Alton Evening Telegraph from Alton, Illinois on April 27, 1954 · Page 4
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Alton Evening Telegraph from Alton, Illinois · Page 4

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Tuesday, April 27, 1954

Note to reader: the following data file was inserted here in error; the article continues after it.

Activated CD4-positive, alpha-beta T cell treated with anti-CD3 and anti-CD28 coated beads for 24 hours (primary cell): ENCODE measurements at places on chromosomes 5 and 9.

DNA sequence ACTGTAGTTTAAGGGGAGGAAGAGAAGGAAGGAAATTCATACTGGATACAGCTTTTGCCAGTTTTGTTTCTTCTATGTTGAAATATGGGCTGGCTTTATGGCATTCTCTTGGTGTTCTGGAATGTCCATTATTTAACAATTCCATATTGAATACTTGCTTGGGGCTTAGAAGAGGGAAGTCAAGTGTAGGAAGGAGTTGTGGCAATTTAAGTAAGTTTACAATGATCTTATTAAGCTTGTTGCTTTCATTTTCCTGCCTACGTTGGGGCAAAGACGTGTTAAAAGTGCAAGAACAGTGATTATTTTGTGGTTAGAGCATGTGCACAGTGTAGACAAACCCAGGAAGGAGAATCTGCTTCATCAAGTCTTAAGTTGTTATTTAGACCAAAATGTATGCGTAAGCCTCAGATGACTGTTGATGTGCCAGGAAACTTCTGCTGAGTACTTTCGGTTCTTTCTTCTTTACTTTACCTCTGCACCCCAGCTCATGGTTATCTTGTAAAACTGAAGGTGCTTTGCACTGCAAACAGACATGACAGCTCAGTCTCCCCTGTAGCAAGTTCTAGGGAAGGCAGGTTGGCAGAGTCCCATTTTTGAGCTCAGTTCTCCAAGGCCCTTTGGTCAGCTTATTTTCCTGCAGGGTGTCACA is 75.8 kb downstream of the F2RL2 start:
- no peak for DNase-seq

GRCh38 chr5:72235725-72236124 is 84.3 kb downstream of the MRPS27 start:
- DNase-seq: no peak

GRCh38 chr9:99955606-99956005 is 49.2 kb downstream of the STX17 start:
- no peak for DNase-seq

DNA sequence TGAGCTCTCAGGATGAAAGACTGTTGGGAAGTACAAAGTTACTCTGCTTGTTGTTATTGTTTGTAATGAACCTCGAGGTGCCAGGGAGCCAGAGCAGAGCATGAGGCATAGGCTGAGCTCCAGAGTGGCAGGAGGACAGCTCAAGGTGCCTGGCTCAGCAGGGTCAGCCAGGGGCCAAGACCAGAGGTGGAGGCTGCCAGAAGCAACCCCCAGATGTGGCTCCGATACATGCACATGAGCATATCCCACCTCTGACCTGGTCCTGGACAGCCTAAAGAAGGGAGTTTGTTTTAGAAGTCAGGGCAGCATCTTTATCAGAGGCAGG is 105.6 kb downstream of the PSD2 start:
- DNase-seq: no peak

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W6EFWR ALTON EVENING TELEGRAPH -V*,. Editorial TUESDAY, APRIL 2t, 1954 Our CmtffFJtfHlftflmt* To * former Alton resident, cnngrstubfion ^tifflfl being chosen a< Mr*. America. Mr-;. M. Madt- *J»« .Ftfininjts formerly resided here and her htn- »;,»band'« family long has been identified with Alton. Last Saturday, at Ormond Beach, Fla., Mrs. Jennings wa* named Mr*. America became of her , t*len« in many fields, including home-making, jnd her ststuc»q« beauty. Last year, Our Mis* Jacquie Dumbattld of * Monticcllo Collrgt was named Miss Illinois and : *tnt to the beauty pageant at Atlantic City. That our area should win two such great honor* in less than a year i« a cause for great pride. To Mrs. America, the best of wishes. Mother of an 8-year-old boy, housewife, she will wear her ; great honor with becoming modesty and with the charm that won her fame. She has won fame tor hctwlf, (or her adopted city, and for Alton which was the home of her husband and for a year was her own place of residence. »"!•»** Spaghetti is one of America's favorite dishes. At least it helps us keep our head* up. Speaking of Money, Enough Is Enough In one of the Sunday news supplements dealing with what the typical American thinks, statistics were hauled out to show that many Americans think a lot of money is /necessary to happiness. It i« hard to see how so many people could be misled when the evidence is before them. People with more than enough money arc more worried about money. People with less than enough money are worried about money. People with no money arc worried about having enough money. The whole secret is in the word "enough." There may be no man on earth—yea, even in America-— who can possibly determine how much is "enough money." Inasmuch as no one apparently knows what he is talking' about when it comes to enough money, we must assume he doesn't know what "enough" happiness is either. We leave this question to the pulpit and phil- osophcrj. Staying young with some women is not only a good habit but an old one. . * * » * * A professor says every girl graduate eventually will find > husband. And what will his wife say? Wia tun £*plfiln tit \ tonrl.v, Little flirt? .Sometime? it teem* lik<? maudlin wntimfnt*!- ius can War out a <uhjrcf for pity. Dojsv kid* and old l.idici have been worked over hy tearful typewriter^ tn often that ,ilmo<t any yarn on inch subjects become* a yawn unless the facM arc drcwed with a touch of gcnim. Nevertheless, there i< i point to a current uory of a dead dog ,md » little girl, (standard plot for * tcarjcrker) which might stick in the mind of *ome Jerk motorist who thinki an animal on the highway is fair prey. The little girl hasn't many playmates. Her dog was a shadow of affection. After it was struck hy a car on the highway, she wept and prayed. Several hour? later, the animal died. "\ atktd God to pleaw not let him die," she told a small friend later. "Why did He let him die?" Who can explain to a little girl the myucries of life and death? That should he a job for the motorists whose speeding car nruck the dog— and went on without stopping. It's funny how much easier hard work seems when you really enjoy doing it. fflanro* 119 n \tnn\tftt Waited So Long for Sutli a Short Finn- We have reason to smile at young people snmr- timcs when they speak of their meager experiences as though they have left a great life behind them. We know the school of experience i-. more diversified in the higher grades and wh.u appear* good or bad to youth will he of less sip,- nificancc when age begins to unfold the real drama of life. But recently jn the national news came a pathetic little item about a youth who said, "IV waited so long!" and he really had. I tis age wa 19. He was (he father of ,1 newly-horn boy. He knew he was going lo die of cancer. He saw the boy, then went into a coma and a few hours later was dead. "I've waited \o long," he said. And, for him as he lay wracked with pain in a hospital bed, cons had passed before the climax of his life. He wanted so badly to sec his son that he resisted the call from the spectre of the shadows. All this was compressed in a life that ended when most lives arc just really beginning. i> >; » •;• 4 Working for ir instead of wasting time looking for it. makes happiness come a lot quicker. T. M »-t u. » tn. OH t«|* 1JM t, Hti *•'««• M% "Soy, Mom, are you over Roing to quit introducing me to All your friends as the baby of the family?" President's Favor Backfires II !H l! <•«.> IS 'it II WASHINGTON — President Elsenhower tried to do a quiet favor for the railroads the other day which backfired. A delegation of railroad presidents called at the White House nnd asked him to do something about the "Ume r lag" bill, a proposal / to force the Interstate Commerce Commission to act on ra,to increases within sixty days. fThe man who did most of the lacking was personable Bill Farley, head of the. American Association of Railroads, one of the ablest business representatives in Washington and a golfing friend of the President's, Farley made some commonsense arguments that, appealed to Ike regarding delays inside the ICC on rale increases. Wage increases are frequently granted well before the commission .grants rate Increases, and it was argued that the ICC should speed up Its work. So Ike promised to use his influence on Capitol Hill to got the time-lag bill through the Senate, and promptly phoned GOP Senate Leader Bill Knowland of California. Knowland in turn talked to Sen. Bricker of Ohio, chairman of the Senate Interstate Com. morco Commillec. This \vns what: caused the backfire. Bricker is so sore at Kisen- hower for blocking bis Bricker amendment that when he hoard Ike personally was interested ho hit the ceiling. The time-lag bill, he let it be known, would continue to gather cobwebs. In fact, he Indicated he would hold up any other'bill the President favored. Bricker did Ibis despite the fact that the Bricker law firm is paid a relaincr by the Pennsylvania Railroad of around $,'if>,000 to 540.000 annually, and despite the fact that he has done various favors for the railroads in the past. Hatred of Ike, i( was all too evident, had surpassed the Interests of his law firm. TOONERVILLE FOLKS Alton Evening Tclegrapli Published by Alton Telegrnnh Prlntlnu Company P. B. COU8LBV Publlnher and Kdltor Publlihed Dully Suhncrlpllon PMc* 30 c«-nl» weekly by carrier; by mull *10,oo a yenr within ion mllri; $14.00 beyond 100 mllei. Mdll niibfirrlnlion not acrnntrd In in towns where carrier dnllvery U available. Entered a» aecond-claM mnllcr al the DO»| otrico at Alton, III. API at Congress. March a. linn. MEMDKn Or THE ASSOCIATED PRESS ., 1A *« l< >l*t«l ''rein u axoluiivelv entitled lo the use tor publication of all new« dispatcher credited to H or not otherwlae credited to thu R*P e j ? nd , to tnt loc «' "•"• oub- tlihed herein. Local Advnrtl«liiK ttato and contract Information on application al thr Telegraph bunlneu office. Ill |Sa»t Broadway. Alton. Ill National Advertising Repre»ont»llve. W e * !• Holiday Co.. New York. Chicago. Sen. McCarthy's chief advocate inside Ihe Ki sen bower administration, Poslmnster General Art Summcrfiold, tried In make a last-minute deal to head off Ihe Army-McCarthy showdown. Summe-rfield warned his cabinet colleague. Secretary of Defense Charlie Wilson, Hint McCarthy \wis preparing to blast Assistant Secretary Slruve llen- .scl. McCarthy would "forget" the charm-s ngainsl Honsel, Suimncrfield said, if Wilson would call off Ihe Army-Mc-' Carl by hearings. , . but Me. Carlhy's compromise move tuil- o«l. Wilson loiintl that the In- Ic'rnal Revenue llurcnu had already invest iKii led (be s:ime charges and hmd xiven Dense] a clean bill. . . Before McCarthy's broadside n! Hensel, Ihe Navy had launched an un- tlemnei- riiinpainn ( O promote him us Wilson's eventual successor. . . Senators arc outraged over the tactics of McCarthy's private Ruinshocs, Ixin Surine nnd ,!im .luliaim. In their attempt to Ret Ihe goods'on Ilcn- Fontaine Fox spl, Ihcy browbeat his business partner. Arthur Plerson, for five hours, threatening lo subpoena him if be refused lo talk. Rut it was Hie way they located him that, has Ihe Senators furious. The two gumshoes knocked at Ihe door of Pierson's mother-in- law, announcer! Ihal her daughter had been Involved In a hii- amk-un accident and demanded her mklrcss so I hey could get in touch with her. This ruse lo got Picrson's address left his mother-in-law In n slate of nervous shock, ('nlmlt SimiKKUnK Intelligence agents (we received disturbing reporls thai an international smuggling ring is selling cobalt behind the Iron Curtain. This is disturbing because cobalt is a magniMiu melnl that can be highly charged with ra- dioactivily, and scientists claim that an H-bomb, coaled with cobalt, will throw off such a poisonous dose of radioactive dust (Hal it would kill everything in ils path. U this lype of cobalt bomb were exploded off the West Coasl, the prevailing winds would carry it across the United Stales and scientists estimate it could devastate a wide area from California to the Kasl Coasl. Thai's why the Pentagon is alarmed over Hie cobalt smuggling. It's believed the contraband coball comes from Chile ami the Belgian Congo, and is smuggled behind (be Iron Curtain through Switzerland. ilitimiii-Kf l-'lslii-mii'ii Dying The L'.'i Japanese fishermen who gol showered with radioactive ash from the H-bomb explosion are slowly getting worse. Despiln the very best of Japanese medical care, two of the fishermen are not expected lo live beyond (be next two weeks, and the other twenty-one arc nol responding to treatmenl. Meanwhile, doctors claim Osaka is being showered by radioactive rain. All fruit and vegetables sold in the area are being inspected; also all beef and pork. Finally, the Japanese government has asked the United Stales to make a thorough scientific study of the ocean between Bikini and the Japanese coast to find out exactly how much radioactivity remains in this fishing area. Ni'lirii'» Tip Prime Minisler Nehru has sent word lo Secretary Dulles that the Chinese Communists are ready to sacrifice the Indo- rhincso Kcils for I bo 'sake of peace in Ihe Far Kast.; Nehru has told the American inbassy be believes Hie" Chinese Rods will agree to a truce during the Geneva conference, due to the fact Ihal Moscow has drastically reduced :)he flow of equipment to China. This in turn will cause the Clime*' to cul off supplies to Indochina. The Stale Department is skeptical of Nehru's information but admits he does have ^excellent contacts in Peiping, sn -tiis tip is being considered carefully Ifopyright. 1854, Bell Syndicate, inc.) America Well Be Proud Of John Dulles r;KNKVA, April 27 - An atmosphere of frigid politeness if not veiled hostility prevails here between the United Slates delegation and the delegations representing North Korean. Chinese and Soviet. Communists. The other fifteen countries which participated in the Korean War and have come here for Ihe so-called peace conference seem lo be just Inleresled but not overly concerned upec.lalors. Wisely Secretary of State Dulles refrained from assuming the post of a rotating chairman, preferring to slay in UN? background nnd Ihus avoiding the r-mbm-rnssment of silting in the presiding officer's chair where conceivably lie would be dealing in a parliamentary sense with Ihe Red China spokesmen. It. seems incredible Hint Soviet Russia would have Ibo effrontery lo a.sk Ihnl Red China be sealed as ftn equal of the powers H! this conference. II is even more fantastic Ihal I be government at Peiping which nol so many months ni'o was professing lo the world Ihnl II had nothing lo do with the intcrventio-1 by Chinese Communist Iroops in Korea and Ihal these were merely "Chinese volunteers" should now be asking lor equal recognition as a "major power". It was only a few months ago, loo, Ihal the United Nations was by formal resolution declaring (lie government of Red Olnn to be an aggressor, but. at the conference here one would think Ihe Red Chinese were as respectable as Ihe governments of tljp free world. Only by reason of the studied aloofness by the United Stales delegation is there any impression conveyed (hat Ihe Chinese Communist government is regarded as guilty of one of the worst crimes in all history. So far as public opinion In and around Geneva is concerned — if indeed there is such a thing — the Red Chinese are just another government engaged in some diplomatic exchanges here in one more of the many international conferences which Irom lime lo lime have been convened in this center of Swiss neutrality. The lied Chinese and Russians are housed in the best hotels and appear lo be enjoying Iheir iicw.fouml equably, at least as ilclegalos. What seems to be forgotten is that tho Communists are responsible for atrocity murders of hundreds of thousands of captives from various contries, plus Hie di-alh of 35,000 American boys and Ibe wounding of more than 100,000 other Americans. This was a war which Ihe United Slater, entered not lo protect a colony as France did in Indochina but to repel aggression on tho theory thai the cause of world peace would be advanced by thai aclion. But here this lolly motive is lost sight of as ihi« pressure- comes from public opinion in Britain and Franco In make some sort of deal with the Communists If it were not for America's stubborn opposition to such a course — prompted by an awakened public opinion in the United Stales -- Uiis conference would wind up quickly in an abject sun-wider lo the Communists. The will to resist Communistic aggression is theoretical rather than real and is applied primarily to Europe. Ik-re on Ibis continent isolationism is quiie poiuilar, only it is Known by (be more euphemistic term "nationalism". Here in Europe, moreover, it s considered proper for Frenchmen to believe in France above ill else and for Britons to he- live In Britain above all else, ml some-how \vlu»n an American buck home voices such senti- ncnts with mspect to bis own country, he is called a "righl winger" or an "isolationisl", which is supposed lo be a first lousin lo a Fascist from Geneva Parley Reflects Mess World Is In B.v JAMES MAftUOT WASHINGTON f(> — It anyone wants to know the state of the world midway in the 20th century, all he has to do is look at the foreign ministers' eonferpnce just getting under way in Geneva. It's a mrss. There is even less hope for peaceful solutions than there was when the Big Four foreign ministers met nt Berlin in January. And there were no solutions at Berlin. At Geneva the foreign ministers of 13 countries, including the United States' Secretary of State | Dulles, are to talk about peace in Korea, where there's a truce, and peace in Indochina, where there's war and no truce. If the truth were known, Dulles probably wishes he was somewhere else. He's in a hit of a box before the meeting starts. Russia and Red China are there. It's possible they might make some concessions in return for giving Red China a seat in the United Nations and for American recognition of the Communists as the legitimate government of China. But Dulles has pretty well shut Hie door on any deal along those lines by stating this country's opposition lo recognition or a U. N. seat for Ihe Red Chinese. The United Stales wants Red China lo do two things: 1. Lei Korea be united. This would mean letting North and South Koreans vote, in free rlcc- (ions. for the government they want. The South Koreans, outnum- 25 and 5O Years Ago he-ring the would win. North Koreans 4-1, Are Americans Growing More, Less Civilized? By IIAI, HOYI.K NEW YORK /P - Is America growing more civilized or less civili/.erl? That is a troublesome question ('> anyone who looks behind the widely shared prosperity that has made the ordinary man here bcller off than kinds in former times. Americans like to think of themselves now as probably the most civili/od people in history — freedom-loving, peace - minded, and deeply generous lo less fortunate nations. Many Europeans, however, look at our reflection in the mirror and see a differenl Image. They see us (is a lucky rich kid, loaded with gold, who remains an uncultcred juvenile delinquent, in love with violence for the sake of violence. They realize and often envy Ihe fact that in a few hundred years we have carved the wcallhlesl country in (he world out of the primeval wilderness. Bui they doubt (hat morally, in many ways, we have left the wilderness. They foci we haven't grown up. Which portrait of the American people is true — I be one we hold of ourselves, or the one so many foreigners bold? The truth probably lies somewhere in between. Bui it certainly | Hint American"desires' V>r"'Korea would do us no harm as a people | nnd Indochina will be fulfilled at to quit patting ourselves on the \ Geneva. His more immediate crit- But South Korea is nn American nlly. If China agreed to this arrangement, it would be handing all Korea over to the Allied side. 2. Withdraw nid from the Vietminh, led by Communist Ho Chi Mlnh, who are fighting the French in Indochina. That would result, eventually, or it should, in victory lor the French. The Red Chinese fought almost three years in North Korea to keep it nut of I he hands of the West and wound up, under the truce, occupying it. It's unthinkable they Would let North Korea slip Ink) the Allied camp. The Communists, Chinese .'incl Russian, have nol in a single instance yielded a foot of ground (hey tnok since World War II. So they're not likely lo slart now. Repealedly American officials have stilted the importance of Indochina to Hie West, saying its fall would open all Southeast Asia lo communism. By (lie same loken, the Communists know the importance of Indochina lo them. It's a little dreamy to think they'd do anything that would result in destroying Ho Chi Minn or losing an inch of ground lit 1 took. Dulles can hardly have any hope Entrance was made April 27,1929 The stationery ftorc of H. G. Mather. Piasa St.. was entered and robbed of $600 in merchandise, and 75 rents in rash. through the skylight. The Mississippi River at Alton was expected to r-rrst within 24 hours at a stage of 30.5 feet. William C. Stork. Washington Ave. merchant. purchased the .lohansen property on Bostwick St.. \vith ground extending from Bostwick to Amelia. After 22 years in business in the 400-block of Belle St., George Winter of 2808 Brown St. was scheduled to rinse his meat market, with the intention of vacationing until fall when he would posibly open a business at a new location. Along with (he Heintz grocery at. Seventh and Belle, the meat market, had opened in 1907. In the cast of the Alton High School play, "The Importance of Being Karnest." were Tom Birney, Dudley Giberson, Harold Neuhaus. Weir Brown! Webster Edsall, Roberta Kinzcl, Verla Lampert, Dorothy Luer, Alma Turner and Dorothy Show. Miss Mildred Rut ledge was the director. Edgar Willis Drew was married to Miss Elizabeth Burks of Pine Bluff, Ark. Mr. and Mrs. M. A. Flanders of Main SI. announced the birth of a son, their first, child. A daughter was born to Mr. and Mrs. James 0. Schacfer of Edwardsvillc. Mr. and Mrs. Harold Johnson of Henry St. were parents of a daughter. Udell Stalling*, formerly of Alton, had been named associate professor of physical education at Amherst College. His brohter, Ward, was an instructor at Alton High School. Another brother, William, lived in Los Angeles, and a sister, Louise Stallings, was a noted vocalist. Relatives here received word of the death in Texas of Mrs. Mary West, widow of W. II. West, formerly of Jerseyville, at the home of her daughter, Mrs. Earl Kcyes. She was survived by three daughters, Mrs. Kcyes, Mrs. Waller Differs and Mrs. William Urban, and two sons, C. W. of Hartford and William H. of Granite City. Miss Florence Tabalha Finch, 21, died. She was a daughter of Mrs. Mae Finch, and was survived by three sisters, Clara, Mrs. Maude Fernell, Mrs. Anna Boyd, and four brothers, Earl, Thomas, Jesse and Floyd. April 27,1904 .Tohn Wickenhauser reported the sale 6f t % acre tract at East Alton to Lawrence Shot A Lead Co. of Omaha which was to erect a shot tow»r and plant buildings during the summer. The tract was south of the highway between Milton bridge over Wood River and the C*A Cut-off. Frank Laurence, who had just moved hers from Omaha, took a lease on offie* space for the company in the Nisbett Building. Mis* Pauline Guy was chosen valedictorian and Miss Nellie Lane, salutatorian of the graduating class of Alton Hifh School. Commencement exercises were set for June 9. The rise in the Mississippi here was slackening after further rise of 15 inches in 24 hours, and fears of a major flood disaster were easing. Thousands of acres of wheat land on Missouri Point were flooded. Levees held, but LaMothe levee was over-topped. At the glass works two electric-powered pumps throwing an 18-inch stream were put to work in the battle to keep the caves dry. The county Prohibition party convention was held in the YMCA. Dr. W. F. Asho of Edwardsville was elected chairman; Dr. W. H. Enos of Alton, vice-chairman; H. C. Tilton of Upper Alton, secretary; and Ed Yurtgck, superintendent of literature. Frank Teipel, Big 4 employe at East Alton, was servely injured xvhen squeezed between two cars he was attempting to couple. Justice B. Nathan, E..E. Dixon, A. J. Osborn, and Adam Ruth were attending a GAR departmental meet« ing in Springfield. Mrs. E. Pfaff of Fosterhurg, mother of Dr. n. A. Phaff, reported the theft of her purse and $20 by a boy, about 14, whom She had given "a lift" while driving to Alton. Marriage licenses were issued to Thomas W. Spiers and Miss Anna R. Sehaum of Bunker Hill; to Edwards Oppermann and Mrs. Sarah E. Lawrence of Bel hallo; and to Harry Cleveland and Miss Sadie Smith of Alton. Pupils passing county school "finals" at Edwardsville included Emma Gallowny of North Alton; Ruth Talmage of Godfrey; Ed Walls, Leta Robinson, and Louis A. Bright of East Alton; and Blanche Cartwright ot Gulp district. Victor Riesel Says Anticipate Boom back and take a steadier look at ourselves In the mirror. Our system of individual liberties, our constitutional safeguards ical problem would seem to be in keeping the American ally, France, from weakening. Tlie French are gelling des- agalnsl Ihe growth of tyranny, are ! Perate in their losing fight with the Vietminh. Over the weekend Ibey reportedly called for American ntid British help, greater and more direct, than any given them so far. This hardly gave Dulles and the British a psychological advantage, coming as it did on the eve of the conference. If the Communists at Geneva offer the French any kind of attractive (ruce, bow can Dulles keep (he French from accepting unless he promises American intervention to bail them out? He'd have trouble doing that without congressional approval, and Jie didn't go to Geneva armed with that approval. For Geneva must look more sweat box than a con fere nee. Dulles like a Prayer for among the world's political wonders. But the finest laws are good only so far as they are obeyed or enforced. Rcspocl for the oilier fellow's rights is the keystone of outlaws, but how well is this principle being followed? The latest FBI survey shows that as a people we are becoming less law abiding. In reporting 2,159,000 criminal offenses in 1953, the FBI pointed out that in four years the population rose only five per cent but crimes increased 20 per cent. How safe is an American in the pursuit of happiness and the ownership and use of bis own property? The FBI estimated that in the first half of 1953 there was a murder or case of negligent manslaughter in Ihis country every 4()..'i minutes, a reported rape every 29. \ minuies, a robbery every 8.8 minutes, an aggravated assault every T>.71 minutes, a burglary every : minutes, a larceny every 'J5.G seconds, a car thefl every 2.31 min- tues. More than 21).000' Americans were confronted by robbers using guns, knives or other weapons. How peaceful are we—bow civil- i/eil—when crime oust rips our population rate 4 to 1? We do need a good, long, bard look at ourselves in the mirror. Germany. The truth, however, is Ihnl isolation is (he paramount policy of each country in Kurope, and slich organizations as the European Defense Community and even (he NATO setup are regarded as devices invented by the United States and are tolerated merely as one way of getting economic and military aid, both of which, of course, are sorely needed. Americans can be proud of John Foster Dulles, (heir Secretary of Stale, for he manifests on every occasion the firmenss so necessary to keep this conference from becoming a victory for Ihe Communists, lie naturally has to tread cautiously here as the French play a skillful game in Indochina, and the Communists, well aware of the strains between (he free governments, seek to obtain acceptance ol' a formula which will pay lip service to the unification of divided Korea or a divided Indochina but which can only mean. if not rejected here, the triumph ol Communistic infiltration. (Copyright 1954. New York Herald Tribune, Jnc) 'emythSiig'ta'iHreii o^'food!" i O Thou who dost neither slumber nor sleep, complete by thine unwearying power what we can only begin. We thank thee, Father, bat after we have done all that ive can do through work and prayer, thou does take the night shjft; n Jesus' name. Amen. -Richard W. Graves, Pittsburgh, ''a., editor-in-chief, United Presby- .erian Publications. 'Copyright 1054 by the Division of Christian Education, National Council of ihe Churche» ol Chri«« In the U.S.A.) Volcano Explode* GOMA, Belgian Congo if — A lew mountain .s growing on the MM-der between the Belgian Conf;o and the Belgian trust territory of Ruanda. Feb. 'Jl the low saddle linking PIT extinct and an active volcano -- the Nyaragongo and the Nyamuragira — blew up with a bang (hat was heard 50 miles around and flames started to shoot out of the hole, mixed with ash and pumice. Lava poured out and ran down the mounlain threatening an importanl road. A few days later, the new crater In private conversations recently, some oi the best informed labor leaders and industrialists hove said that they not only expect the recession to run itself out by Sept. 15—but believe that by Oct. 15, this nation will be in the midst of booming prosperity. They anticipate expanded arms production. They look for a boom in auto and steel. In fact, (hey say that steel is "short" in some items right now. You can even expect widespread wage increases this year. In steel (lie package probably will he about 8li cents an hour increase. They predict less than 2,500,000 jobless in six months. They point out that "tremendous" expenditures on roads, radar screens in depth, underground facilities and dispersal of industry vyjll spring from Ihe swift drive to build H- bomb defenses. They point out that never before have the nation's states and communities b;id so many millions lo spend on "non-Fcderal- Govcrnment" projects. This is substantiated by a report from New York's Gov. Dewey that $2,800,000,000 aJoly foi- ls available immedi- a stale-wide public works program. In Texas recently I learned of a 550,000,000 fund lor watersheds, "Not a penny of which came from Washington," they said. Furthermore, there is a grim Asian threat of a two-front war. For if Indochina flares into a U.S.-Peldng battle, Korea will reopen too, these experts believe. Meanwhile, the White House has taken its own relief plans out of the lalking slage and has complelcd plans for an extensive construction and public works program which can be unleashed overnight—and on a scale "more vast" than that of the Thirties, I'm told ... Colorful Dave Beck, leader of the Teamsters Union, who is rated everywhere as one of the nation's mosl powerful labor chiefs — if not the most [jo\vorful—may suddenly find himself isolated and in a knock-down fight with the rest of American labor. Here's what's happened: Beck has said that he wants to build his union to an unprecedented membership of 3,000,000. He has said that be plans to take from any union all those members in its ranks who drive cars and trucks-even salesmen and mechanics. When the AFL and CIO negotiated an agreement in which all unions would sign contract promising that they would never raid each other's territory, Beck refused to go along. When the CIO high command met in New York recently, they said, in effect, that they wouldn't sign the peace pact, since t he AFL could nol deliver Beck—and that he had made no secret of his belief that all of CIO was really in AFL jurisdiction. So AFL president George Meany sent Waller Rcuther a friendly three-page letter. In it Mcany said, in effect, that he. .wanted peace and,thai,after all he had 65 big AFL 'unions with about 6,000,000 members ready to sign for the outlawing of Ihe costly jurisdictional labor wars. Reuther passed the lelter along lo the CIO Executive Committee in Washington two weeks ago. They liked Meany's message; they liked his lone; they believed they could work with him. So they agreed to sign after going through the process of getting a formal okay from their larger Executive Board on May 10. Meanwhile, Meany has called all AFL international union presidents to a conference at ihe Conrad Hilton Hotel in Chicago, Friday, May 14, at 10 a.m. They'll discuss the implementation of the peace pact with CIO, among other things. This means an informal agreement that practically all of CIO and the majority of the AFL will buck Beck if he begins to raid any of the unions. It repersents a great victory for Meany—for there are many inside labor who believe that Beck was challenging the AFL president. (Copyright, 1954, Bell Syndicate, Inc.! Dog Wrecks Oar YAKIMA. Wash. /P-A 200- pound SI. Bernard's dash in fronl of a car has brought a $10,428 damage suit against the dog's owners here. A man and wife say the dog caused the wreck in which (hey were injured. The dog was killed. Questions • Answers A reader CM let the intwer ta •njr quMOon of fact by wrltlnf Th« Telegraph Information Bur- oji. 120p BYE ST., N. W., Wa.h- Ington S. D. C. Pleane enclos* thre« (31 c«nU for return ooitafe. Q. Why does a dinner sometimes include a dish called a savory?—A.A. A. A savory is designed to take Ihe sweet taste from the mouth, It is a highly seasoned dish, or course, served at the end of a dinner. Q. Are there more Communist party members in the United Stales or in Great Britain? H.Y. A. According to the FBI, Communist party membership in the United States declined from about: 74,000 in January 1947, lo approximately 24.000 in 195.1. Communists in Great Britain reached a peak of 47,513 in aeci.ined to 35,124 in Sfhce tiien, the number has remained between 35,000 and 36,000. Q. During what month of the year is employment usually at its peak?—A.W.H. A. ^For the country as « whole, employment traditionally reaches its peak in the summer, during the month of August, and its low point in the winter, during January or Febni- ary. In individual industries the peak will occur at olher seasons of_the year. Q. How are monarch butler- flies branded by scientists who study their migrations?—E.G. A. Several methods have been tried with varying successes. Labels are sometimes attached to individual butterflies, or rubber stamps applied with special check protection ink. Canadian biologists often punch a holt near the edge of the wing and fold over it a tiny white label bearing identification marks. The edges of the label are fastened together through the hole. Q. In what type of factory work do the fewest accidents occur?—J.T.P. A. 'The safest factory employment is in ( explosives, where, according to recent figures, the number of disabling injuries per million man hours worked in only 1.8. MIRROR OF YOUR MIND By JOSKPI! WHITNEY which the propagation of the human species depends, for without il Ihe young would never be protected and cared for. There ar« few things that give us the delight we get from watching small, living creatures wrestling with their problems, a pup learning to growl, a kitten chasing « string, a baby dissecting a ratlle, Should a teacher be Impersonal? Answer: A leacher should be impartial in the classroom, but not impersonal, A teacher's per. sonality can be his greatest asset. Dr. William C. Menninger of Topeka, Kan , said recently that the capacity for warm inlerper. onal relationships and the abil. teachers started to build a new cone of ">' to inspire students are special cinders and hot stones around j abilities of the most successful the first hole. The wild animals living fled, eiephjmis and buffaloes wandering boldly through native villages and. plantations, destroying everyone need eight iiourti sleep? Answer: Children need much more; many adults get along very successfully on less. A per. son who can relax and sleep soundly for six hours will usually fare better than the eight OP nine hour sleeper who tosses and turns most of the night. A study made by Psychologist Peter E. Siegel indicated that fear ot sleeplessness kept many people in insomnia with tow-octanes ga«; it lowers efflcien - our strongest emotions upon hurt the motor. I* fiver)one attracted to small "TKn.< „,„„£<• . •»———».. aivKiucaeucRa ivcui Kiauy pif(. Ihcy are of far Answer: Practically everyone, awake. Joseph A Kennedy S peoagogic s«£Ul. our strongest emotions imnn him tt,. „,„*«.. * * ! *^' 1851, re»tur«* S>n<Uc»U. Inc.)